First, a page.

This quilt holds a beautiful story that has resonated with our 24 Blocks community. Nancy Scott writes “Aunt Velma made the blocks in 1930 from a contest in the Indianapolis Star, one pattern per week. Left it in a box on a shelf till 1976, when she gave it to our daughter Rachel. Rachel put the top together. Friends and family quilted it by hand. Small town, two quilting bees. Those who could quilt taught the rest of us. Everyone’s work was acceptable. Son threaded needles. Husband drew the quilting pattern in the empty squares. Daughters and I all quilted.” It’s a story of creation that has lasted over 80 years. It’s family history in progress. Thank you, Nancy, for sharing it with us.
Everyone of us who quilts is an artist. And, as artists, we can break the rules. If you’ve followed our Facebook page you’ve noticed that Marcella Brown can use her craft in traditional patterns and she can be inventive. We love this! We’ve always had a fondness for crazy quilts and the freedom they imply. Marcella has taken the richness of the fabrics and added buttons in a way that mirrors some of the traditional applique borders of antique quilts. She says, in her post, “Here is a corner of the crazy quilt I made from the fabrics from my son’s wedding. The brighter colors were from my mother-in-law. The quilt weighs about 25 pounds and has 700 to 800 buttons hand sewn on it.” We love, love it! Thanks, again, Marcella, for sharing it with us.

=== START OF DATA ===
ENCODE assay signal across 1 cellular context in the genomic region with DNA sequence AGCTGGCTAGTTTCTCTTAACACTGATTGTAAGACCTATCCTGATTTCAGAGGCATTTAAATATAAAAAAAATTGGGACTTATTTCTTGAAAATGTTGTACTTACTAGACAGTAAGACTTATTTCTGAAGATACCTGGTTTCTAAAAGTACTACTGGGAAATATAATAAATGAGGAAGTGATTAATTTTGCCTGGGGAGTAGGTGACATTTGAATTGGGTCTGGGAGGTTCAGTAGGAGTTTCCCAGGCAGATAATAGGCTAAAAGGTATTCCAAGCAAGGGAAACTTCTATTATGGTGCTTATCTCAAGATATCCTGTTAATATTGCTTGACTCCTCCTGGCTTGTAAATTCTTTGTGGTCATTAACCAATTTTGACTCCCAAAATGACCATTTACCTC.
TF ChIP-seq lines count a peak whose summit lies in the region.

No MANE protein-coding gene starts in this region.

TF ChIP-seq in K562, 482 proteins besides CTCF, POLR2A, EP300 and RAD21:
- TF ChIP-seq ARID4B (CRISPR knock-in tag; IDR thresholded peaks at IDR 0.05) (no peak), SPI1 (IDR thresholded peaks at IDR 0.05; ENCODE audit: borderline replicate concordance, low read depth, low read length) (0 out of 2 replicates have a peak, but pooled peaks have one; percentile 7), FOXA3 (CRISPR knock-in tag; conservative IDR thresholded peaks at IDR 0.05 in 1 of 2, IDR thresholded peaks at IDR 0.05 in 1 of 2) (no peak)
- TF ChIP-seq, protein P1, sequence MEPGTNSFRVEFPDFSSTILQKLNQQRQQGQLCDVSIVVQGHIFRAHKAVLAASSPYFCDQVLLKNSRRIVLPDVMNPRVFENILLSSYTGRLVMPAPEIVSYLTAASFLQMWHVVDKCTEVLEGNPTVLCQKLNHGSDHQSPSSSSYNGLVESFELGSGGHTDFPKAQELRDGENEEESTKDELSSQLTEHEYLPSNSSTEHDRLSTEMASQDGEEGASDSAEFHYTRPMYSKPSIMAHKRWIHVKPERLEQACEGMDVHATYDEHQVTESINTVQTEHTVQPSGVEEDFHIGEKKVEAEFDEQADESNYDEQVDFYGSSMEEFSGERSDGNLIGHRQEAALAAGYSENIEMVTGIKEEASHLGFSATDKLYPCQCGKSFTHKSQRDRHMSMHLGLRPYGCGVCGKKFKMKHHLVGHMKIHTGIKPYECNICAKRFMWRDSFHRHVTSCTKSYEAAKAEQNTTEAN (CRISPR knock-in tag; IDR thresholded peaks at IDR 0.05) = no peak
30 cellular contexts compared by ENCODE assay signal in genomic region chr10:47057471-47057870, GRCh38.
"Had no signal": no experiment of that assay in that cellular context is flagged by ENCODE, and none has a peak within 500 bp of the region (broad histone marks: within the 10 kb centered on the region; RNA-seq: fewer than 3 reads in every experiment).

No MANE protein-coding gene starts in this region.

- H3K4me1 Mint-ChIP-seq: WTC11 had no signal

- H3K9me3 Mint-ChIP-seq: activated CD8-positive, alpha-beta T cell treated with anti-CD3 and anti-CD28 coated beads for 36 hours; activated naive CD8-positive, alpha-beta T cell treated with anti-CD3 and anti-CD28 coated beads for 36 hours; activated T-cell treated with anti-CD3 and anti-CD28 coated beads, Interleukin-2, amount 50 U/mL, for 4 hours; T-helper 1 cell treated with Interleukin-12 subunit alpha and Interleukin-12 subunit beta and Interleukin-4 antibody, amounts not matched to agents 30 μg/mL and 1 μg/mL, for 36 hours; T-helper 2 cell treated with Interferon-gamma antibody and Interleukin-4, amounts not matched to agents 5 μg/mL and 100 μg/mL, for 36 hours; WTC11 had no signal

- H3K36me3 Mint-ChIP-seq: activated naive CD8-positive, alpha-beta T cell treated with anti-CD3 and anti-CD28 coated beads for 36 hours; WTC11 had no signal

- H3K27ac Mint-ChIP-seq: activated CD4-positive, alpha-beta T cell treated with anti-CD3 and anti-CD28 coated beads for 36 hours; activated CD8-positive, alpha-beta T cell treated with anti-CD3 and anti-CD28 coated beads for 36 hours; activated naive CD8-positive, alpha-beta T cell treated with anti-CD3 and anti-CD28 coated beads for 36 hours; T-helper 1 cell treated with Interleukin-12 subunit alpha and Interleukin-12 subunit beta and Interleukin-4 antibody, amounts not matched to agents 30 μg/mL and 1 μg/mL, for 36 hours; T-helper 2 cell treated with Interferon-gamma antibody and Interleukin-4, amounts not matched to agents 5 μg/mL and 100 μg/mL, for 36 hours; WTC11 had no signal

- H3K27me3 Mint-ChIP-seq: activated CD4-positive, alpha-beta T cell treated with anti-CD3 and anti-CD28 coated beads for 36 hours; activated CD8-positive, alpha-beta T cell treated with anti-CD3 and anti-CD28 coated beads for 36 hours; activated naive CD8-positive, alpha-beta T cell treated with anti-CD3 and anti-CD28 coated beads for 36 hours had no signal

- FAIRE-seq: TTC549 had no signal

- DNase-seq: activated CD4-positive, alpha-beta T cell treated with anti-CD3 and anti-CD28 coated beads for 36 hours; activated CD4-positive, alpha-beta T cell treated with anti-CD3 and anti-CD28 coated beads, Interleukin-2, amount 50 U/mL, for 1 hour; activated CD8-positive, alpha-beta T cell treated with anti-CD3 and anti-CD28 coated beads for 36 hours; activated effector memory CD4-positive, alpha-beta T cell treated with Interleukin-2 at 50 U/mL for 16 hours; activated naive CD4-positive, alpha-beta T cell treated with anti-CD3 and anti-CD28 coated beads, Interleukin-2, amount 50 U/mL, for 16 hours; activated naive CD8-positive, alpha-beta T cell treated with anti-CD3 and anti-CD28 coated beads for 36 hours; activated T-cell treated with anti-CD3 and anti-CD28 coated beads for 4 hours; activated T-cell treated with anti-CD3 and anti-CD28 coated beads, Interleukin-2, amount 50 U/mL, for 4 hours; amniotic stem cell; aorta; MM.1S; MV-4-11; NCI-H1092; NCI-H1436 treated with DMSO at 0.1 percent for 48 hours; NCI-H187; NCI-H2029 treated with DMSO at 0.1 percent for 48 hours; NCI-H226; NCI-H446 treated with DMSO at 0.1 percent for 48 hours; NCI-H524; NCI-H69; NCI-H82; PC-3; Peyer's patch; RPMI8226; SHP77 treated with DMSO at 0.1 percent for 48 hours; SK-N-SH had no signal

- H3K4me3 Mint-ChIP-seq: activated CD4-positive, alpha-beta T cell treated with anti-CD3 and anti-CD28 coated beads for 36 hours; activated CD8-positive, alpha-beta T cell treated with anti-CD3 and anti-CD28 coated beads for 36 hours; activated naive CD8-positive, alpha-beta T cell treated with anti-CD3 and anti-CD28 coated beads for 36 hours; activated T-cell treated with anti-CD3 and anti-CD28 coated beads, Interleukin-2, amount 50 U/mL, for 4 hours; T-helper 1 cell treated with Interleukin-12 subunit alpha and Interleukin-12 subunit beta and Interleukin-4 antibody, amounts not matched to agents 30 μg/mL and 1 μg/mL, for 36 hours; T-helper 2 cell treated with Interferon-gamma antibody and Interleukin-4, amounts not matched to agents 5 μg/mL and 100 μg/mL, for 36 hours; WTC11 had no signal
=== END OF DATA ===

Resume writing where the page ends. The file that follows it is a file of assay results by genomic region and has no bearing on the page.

Tina Hambuch calls this “Starburst”. We think it is spectacular! There are the wonderful blocks of colorful and traditional birds and flowers, the basket and a squirrel, all surrounded by energetic stars. It looks like spring and daylight constrasted with a winter’s bright night. Notice, too, how the corner flowers all are of slightly different, but harmonizing colors. Thanks, Tina, for sharing it with our community.
Angel Craddock shared this photo she made 13 years ago of the quilt she made then for her oldest son and his bride. She writes “All the blocks around the edge have something to do with them. “Road to Oklahoma” (where they were married); “Path to the Altar”, etc.”. Several people who commented on it on Facebook remarked that they liked her use of the Log Cabin blocks. Thanks, Angel, for your post!
One can never be lost as long as there’s a quilt block in sight. Liz Argotsinger‘s recent post on our 24 Blocks Facebook page has been popular with our quilting community. While most members share photos of quilts they’ve made or vintage ones inhertited, Liz writes “Thought it would be fun to show something a little different. I have been quilting for years and decided to also start painting quilt squares. I have done 8 so far and am now doing miniatures on some old barnboard I came across. I am currently using a heart quilt pattern as my design for my newest artwork.” Those of us who love Quilt Trails just love seeing the simplicity and clarity of this art form. It is just so iconic. Thank you, Liz, for sharing your art!